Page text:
having recently spent the last 10 months completly refurbishing Gordon she is almost ready to launched again,but i am getting cold feet as she being a burton cup winner llandudno 1978 and still winning many races up untill she came into my posetion ,having arthritic problems i fear .that she will be far to fast for me,dare i say it can she be sailed with something like heron sails ,or can she be sailed with just the main.Gordon was built by impact boats in 1977 and i must say that the workmanship and the quality of the building materiels must have been of the very highest quality,she has been completly stripped inside and out ,and the timber is like new,except for two small areas on the quarters,and a small area just aft of the air tank on stb foredeck where a previous owner had allowed some water in through a bad cover this has been completly stripped and any defective timbers replaced,the top pannel of the hull ,has been varnished as i found the pannels to be realy nicely grained it took a lot of work to get then good enough ,but she has come up wonderfully well and looks a treat.so has anybody got advice on making her easier for a decrepid old man to sail in resonable comfort.
Sounds like a fantastic renovation job. We think Gordon is a Cheshire Cat so sailing her on your own without a jib would be a bit tricky. Best to try small main sail and a jib first, or get someone to sit in the front. Jib cleats would make it easier as well. Where are you planning on sailing her, as that will make a big difference to how easy she will be to sail?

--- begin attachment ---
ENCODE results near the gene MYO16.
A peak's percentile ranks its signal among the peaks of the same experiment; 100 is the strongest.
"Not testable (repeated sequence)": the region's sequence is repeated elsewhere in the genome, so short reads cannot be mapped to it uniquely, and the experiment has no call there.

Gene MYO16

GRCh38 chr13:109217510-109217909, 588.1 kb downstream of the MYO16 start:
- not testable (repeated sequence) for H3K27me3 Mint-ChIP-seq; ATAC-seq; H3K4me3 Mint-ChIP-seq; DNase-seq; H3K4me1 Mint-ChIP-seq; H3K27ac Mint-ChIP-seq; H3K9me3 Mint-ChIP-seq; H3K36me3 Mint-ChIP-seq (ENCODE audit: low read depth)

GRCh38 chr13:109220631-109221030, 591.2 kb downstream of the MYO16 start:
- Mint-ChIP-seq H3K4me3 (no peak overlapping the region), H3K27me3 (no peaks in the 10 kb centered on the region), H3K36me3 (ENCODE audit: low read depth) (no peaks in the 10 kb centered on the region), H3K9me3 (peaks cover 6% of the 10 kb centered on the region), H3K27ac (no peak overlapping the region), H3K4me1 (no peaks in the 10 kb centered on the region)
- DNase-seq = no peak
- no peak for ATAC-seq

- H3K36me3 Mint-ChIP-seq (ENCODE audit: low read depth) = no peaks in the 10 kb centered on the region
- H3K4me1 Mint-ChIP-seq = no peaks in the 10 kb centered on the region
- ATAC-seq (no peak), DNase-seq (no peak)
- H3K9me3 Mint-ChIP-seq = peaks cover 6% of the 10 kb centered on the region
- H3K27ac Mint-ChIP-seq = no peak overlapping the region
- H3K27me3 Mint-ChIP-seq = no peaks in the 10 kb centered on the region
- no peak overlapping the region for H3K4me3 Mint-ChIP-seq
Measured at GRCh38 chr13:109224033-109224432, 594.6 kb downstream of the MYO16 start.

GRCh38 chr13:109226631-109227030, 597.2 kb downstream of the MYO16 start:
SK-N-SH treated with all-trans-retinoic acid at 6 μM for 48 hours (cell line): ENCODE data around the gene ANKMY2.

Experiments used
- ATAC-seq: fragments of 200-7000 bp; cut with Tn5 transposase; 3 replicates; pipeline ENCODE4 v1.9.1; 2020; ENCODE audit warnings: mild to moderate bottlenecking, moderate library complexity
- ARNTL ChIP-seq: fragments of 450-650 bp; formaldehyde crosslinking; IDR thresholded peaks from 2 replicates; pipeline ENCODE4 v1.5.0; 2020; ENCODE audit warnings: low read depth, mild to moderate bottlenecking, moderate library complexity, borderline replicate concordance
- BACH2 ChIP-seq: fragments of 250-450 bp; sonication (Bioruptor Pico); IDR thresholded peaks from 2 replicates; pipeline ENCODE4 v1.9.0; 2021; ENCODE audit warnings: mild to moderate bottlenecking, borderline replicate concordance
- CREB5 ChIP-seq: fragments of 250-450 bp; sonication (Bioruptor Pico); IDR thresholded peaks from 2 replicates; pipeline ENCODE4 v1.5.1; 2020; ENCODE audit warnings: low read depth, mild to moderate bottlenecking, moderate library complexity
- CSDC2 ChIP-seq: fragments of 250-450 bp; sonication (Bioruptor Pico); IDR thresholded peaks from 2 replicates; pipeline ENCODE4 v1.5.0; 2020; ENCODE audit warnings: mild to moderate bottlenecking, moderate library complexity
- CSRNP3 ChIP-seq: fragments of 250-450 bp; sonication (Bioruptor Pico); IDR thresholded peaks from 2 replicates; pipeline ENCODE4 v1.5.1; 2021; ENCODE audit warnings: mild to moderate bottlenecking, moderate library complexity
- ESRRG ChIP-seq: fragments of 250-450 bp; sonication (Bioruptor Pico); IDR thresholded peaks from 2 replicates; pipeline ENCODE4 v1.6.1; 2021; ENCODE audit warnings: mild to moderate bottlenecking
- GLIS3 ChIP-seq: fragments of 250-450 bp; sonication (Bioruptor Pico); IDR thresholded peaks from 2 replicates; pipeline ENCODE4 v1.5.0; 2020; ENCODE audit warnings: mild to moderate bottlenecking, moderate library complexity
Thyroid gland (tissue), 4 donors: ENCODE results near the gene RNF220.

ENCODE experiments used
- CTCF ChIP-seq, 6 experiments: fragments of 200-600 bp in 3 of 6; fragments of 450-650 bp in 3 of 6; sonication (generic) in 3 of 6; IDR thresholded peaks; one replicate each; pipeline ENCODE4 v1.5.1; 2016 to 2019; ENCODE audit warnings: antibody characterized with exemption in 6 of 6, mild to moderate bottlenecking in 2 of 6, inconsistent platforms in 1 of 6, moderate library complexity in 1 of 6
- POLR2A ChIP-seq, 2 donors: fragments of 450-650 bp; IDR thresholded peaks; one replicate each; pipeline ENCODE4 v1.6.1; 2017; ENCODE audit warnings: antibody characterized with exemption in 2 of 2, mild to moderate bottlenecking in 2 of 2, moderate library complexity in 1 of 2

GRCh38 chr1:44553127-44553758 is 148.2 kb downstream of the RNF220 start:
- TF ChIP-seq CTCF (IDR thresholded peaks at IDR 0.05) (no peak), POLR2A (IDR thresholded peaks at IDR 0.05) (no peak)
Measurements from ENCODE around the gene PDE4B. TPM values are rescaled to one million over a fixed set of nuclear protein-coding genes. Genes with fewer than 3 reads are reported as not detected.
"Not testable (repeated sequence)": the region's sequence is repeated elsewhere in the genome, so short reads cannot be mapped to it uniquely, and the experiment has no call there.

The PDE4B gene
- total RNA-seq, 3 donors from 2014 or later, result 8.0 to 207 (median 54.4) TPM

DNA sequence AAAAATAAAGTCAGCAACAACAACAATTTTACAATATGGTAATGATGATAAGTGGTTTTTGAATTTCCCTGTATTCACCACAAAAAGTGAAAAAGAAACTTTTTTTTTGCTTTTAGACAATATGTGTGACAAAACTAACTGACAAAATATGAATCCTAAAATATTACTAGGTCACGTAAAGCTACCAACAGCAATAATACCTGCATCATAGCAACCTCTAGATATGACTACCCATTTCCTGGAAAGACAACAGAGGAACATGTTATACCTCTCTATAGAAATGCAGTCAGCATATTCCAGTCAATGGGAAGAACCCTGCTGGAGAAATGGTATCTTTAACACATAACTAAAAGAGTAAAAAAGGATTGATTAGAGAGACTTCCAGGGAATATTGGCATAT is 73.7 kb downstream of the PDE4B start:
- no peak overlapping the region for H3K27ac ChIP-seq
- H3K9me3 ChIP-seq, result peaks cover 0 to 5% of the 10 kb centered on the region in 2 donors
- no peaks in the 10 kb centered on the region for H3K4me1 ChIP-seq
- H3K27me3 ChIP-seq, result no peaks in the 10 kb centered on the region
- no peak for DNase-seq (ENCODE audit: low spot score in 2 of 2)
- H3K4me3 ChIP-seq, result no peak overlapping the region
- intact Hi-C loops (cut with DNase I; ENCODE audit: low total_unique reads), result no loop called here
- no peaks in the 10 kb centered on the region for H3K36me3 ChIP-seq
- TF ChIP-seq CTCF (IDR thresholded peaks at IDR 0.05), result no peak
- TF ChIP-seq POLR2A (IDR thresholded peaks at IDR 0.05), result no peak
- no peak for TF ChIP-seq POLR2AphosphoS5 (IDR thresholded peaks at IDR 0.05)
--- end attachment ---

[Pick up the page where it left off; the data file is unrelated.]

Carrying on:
Are you planning on bringing her to the 70th anniversary regatta at Northampton next May: it would be great to see the renovation work.
Graham & Zoe
yes Gordon is a cheshire cat,and i will be sailing her at hickling broad ,proberbly the most windy of the broads as it does get a sea breeze ,i did think about something like heron or graduate sails ,to get used to the boat. yes she is going to be a very pretty boat ,my friend Andrew Dawson, has seen her and is impressed. don't know if I will get to the meet as we run a guest house here and don't get much time off for things like that but wee'l see